References in periodicals archive ?
The monument consists of the Montezuma Castle unit and Montezuma Well unit, located ca.
At Montezuma Castle unit, Montezuma Well unit, and Tonto National Monument during 2002 and 2003, and Tuzigioot National Monument in 2003, we randomly selected three points in each vegetational association (i.e., stratified-random design) using Arc-View (Environmental Systems Research Institute, Redlands, California).
We set mist-nets at Montezuma Castle unit, Montezuma Well Unit, Tonto National Monument, and Tuzigoot National Monument (i.e., Tavasci Marsh) 24, 19, 35, and 9 times, respectively, during 2001-2003.
There were 0.06 more bat calls/min collected in the riparian vegetational association ([bar.x] = 0.12, n = 36) than in the desert vegetational association ([bar.x] = 0.06, n = 36) at Montezuma Well unit ([t.sub.70] = 3.32, P = 0.002, 95% CI = 0.03-0.10).
We captured one additional species at Montezuma Castle unit, one at Montezuma Well Unit, and three at Tonto National Monument that were not documented by acoustic monitoring at mist-nets or in vegetational associations.
At Montezuma Castle Unit and Montezuma Well Unit, we set nets in areas we could navigate safely, and the only permanent source of water at Tonto National Monument was a small spring lined by dense riparian vegetation that limited mist-netting opportunities.
South of town, for example, is Montezuma Well, a spot the Yavapai and the Tonto Apaches believe to be the source of life, lending a bit of credence, perhaps, to the vortex talk.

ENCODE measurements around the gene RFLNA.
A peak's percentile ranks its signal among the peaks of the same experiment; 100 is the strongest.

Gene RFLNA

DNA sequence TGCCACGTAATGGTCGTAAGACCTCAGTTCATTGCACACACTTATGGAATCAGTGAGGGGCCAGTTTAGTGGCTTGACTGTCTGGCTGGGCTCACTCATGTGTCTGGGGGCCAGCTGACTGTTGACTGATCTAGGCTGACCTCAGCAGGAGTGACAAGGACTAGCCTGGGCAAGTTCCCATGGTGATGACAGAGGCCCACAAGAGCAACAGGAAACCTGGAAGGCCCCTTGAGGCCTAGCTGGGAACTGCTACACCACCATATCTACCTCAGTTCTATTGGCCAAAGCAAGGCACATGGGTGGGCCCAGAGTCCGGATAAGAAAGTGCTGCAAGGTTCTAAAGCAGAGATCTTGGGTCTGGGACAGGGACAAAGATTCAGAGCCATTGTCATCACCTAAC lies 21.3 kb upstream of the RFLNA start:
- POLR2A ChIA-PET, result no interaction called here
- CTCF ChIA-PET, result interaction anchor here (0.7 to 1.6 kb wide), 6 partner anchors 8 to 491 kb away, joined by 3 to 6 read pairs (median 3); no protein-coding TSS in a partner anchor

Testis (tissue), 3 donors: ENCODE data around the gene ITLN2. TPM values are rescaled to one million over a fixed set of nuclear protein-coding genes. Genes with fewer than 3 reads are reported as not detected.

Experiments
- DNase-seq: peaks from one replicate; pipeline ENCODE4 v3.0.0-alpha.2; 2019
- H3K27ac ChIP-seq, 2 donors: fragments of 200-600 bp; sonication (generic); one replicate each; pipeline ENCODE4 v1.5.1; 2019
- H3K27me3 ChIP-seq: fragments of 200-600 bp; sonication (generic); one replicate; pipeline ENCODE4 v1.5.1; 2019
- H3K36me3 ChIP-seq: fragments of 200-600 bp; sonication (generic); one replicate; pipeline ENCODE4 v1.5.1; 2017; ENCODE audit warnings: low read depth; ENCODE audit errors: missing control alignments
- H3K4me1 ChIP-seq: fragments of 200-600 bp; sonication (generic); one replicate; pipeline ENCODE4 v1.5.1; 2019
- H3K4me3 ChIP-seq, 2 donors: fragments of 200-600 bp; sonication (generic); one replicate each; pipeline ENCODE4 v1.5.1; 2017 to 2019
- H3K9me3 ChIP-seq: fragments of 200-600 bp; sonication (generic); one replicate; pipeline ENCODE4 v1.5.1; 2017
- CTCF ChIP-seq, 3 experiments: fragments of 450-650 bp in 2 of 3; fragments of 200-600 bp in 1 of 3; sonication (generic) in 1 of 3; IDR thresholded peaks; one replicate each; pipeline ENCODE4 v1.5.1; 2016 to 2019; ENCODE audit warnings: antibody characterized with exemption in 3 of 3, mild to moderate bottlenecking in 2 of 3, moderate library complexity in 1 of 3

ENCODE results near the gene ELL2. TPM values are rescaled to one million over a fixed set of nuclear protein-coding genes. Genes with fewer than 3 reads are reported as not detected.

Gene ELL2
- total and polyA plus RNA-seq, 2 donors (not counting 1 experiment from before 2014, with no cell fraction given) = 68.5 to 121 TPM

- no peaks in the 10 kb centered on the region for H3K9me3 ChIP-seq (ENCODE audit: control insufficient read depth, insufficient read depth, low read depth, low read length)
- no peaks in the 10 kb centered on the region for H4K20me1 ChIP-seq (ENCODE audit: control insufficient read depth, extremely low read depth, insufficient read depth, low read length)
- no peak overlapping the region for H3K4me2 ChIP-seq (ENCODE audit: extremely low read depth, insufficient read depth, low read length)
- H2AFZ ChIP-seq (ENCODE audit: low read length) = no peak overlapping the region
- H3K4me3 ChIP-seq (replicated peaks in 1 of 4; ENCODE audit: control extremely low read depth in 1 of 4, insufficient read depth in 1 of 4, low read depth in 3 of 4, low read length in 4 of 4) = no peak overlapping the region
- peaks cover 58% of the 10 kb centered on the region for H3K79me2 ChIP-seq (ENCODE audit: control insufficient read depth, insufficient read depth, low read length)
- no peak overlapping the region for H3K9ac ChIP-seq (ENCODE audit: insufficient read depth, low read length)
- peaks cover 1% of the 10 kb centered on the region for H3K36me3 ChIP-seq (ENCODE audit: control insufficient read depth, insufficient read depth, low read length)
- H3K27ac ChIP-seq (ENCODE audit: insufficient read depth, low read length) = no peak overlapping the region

The limestone sink of Montezuma Well is considered the site where the first humans emerged from the underworld.
More impressive, and less visited, is the limestone sink-hole at Montezuma Well, II miles to the north of Camp Verde.
The study site was Montezuma Well, a large natural-spring pool in Yavapai County, Arizona, administered by the National Park Service as part of Montezuma Castle National Monument.
On 27 July 2007, we found a regurgitated ground snake (Sonora semiannulata) floating in a bin with two Sonora mud turtles soon after their removal from a hoop trap in Montezuma Well. Lengths of carapace of the turtles were 11.3 and 10.8 cm (both males).
Aquatic insects in Montezuma Well, Arizona, USA: a travertine spring mound with high alkalinity and dissolved carbon dioxide.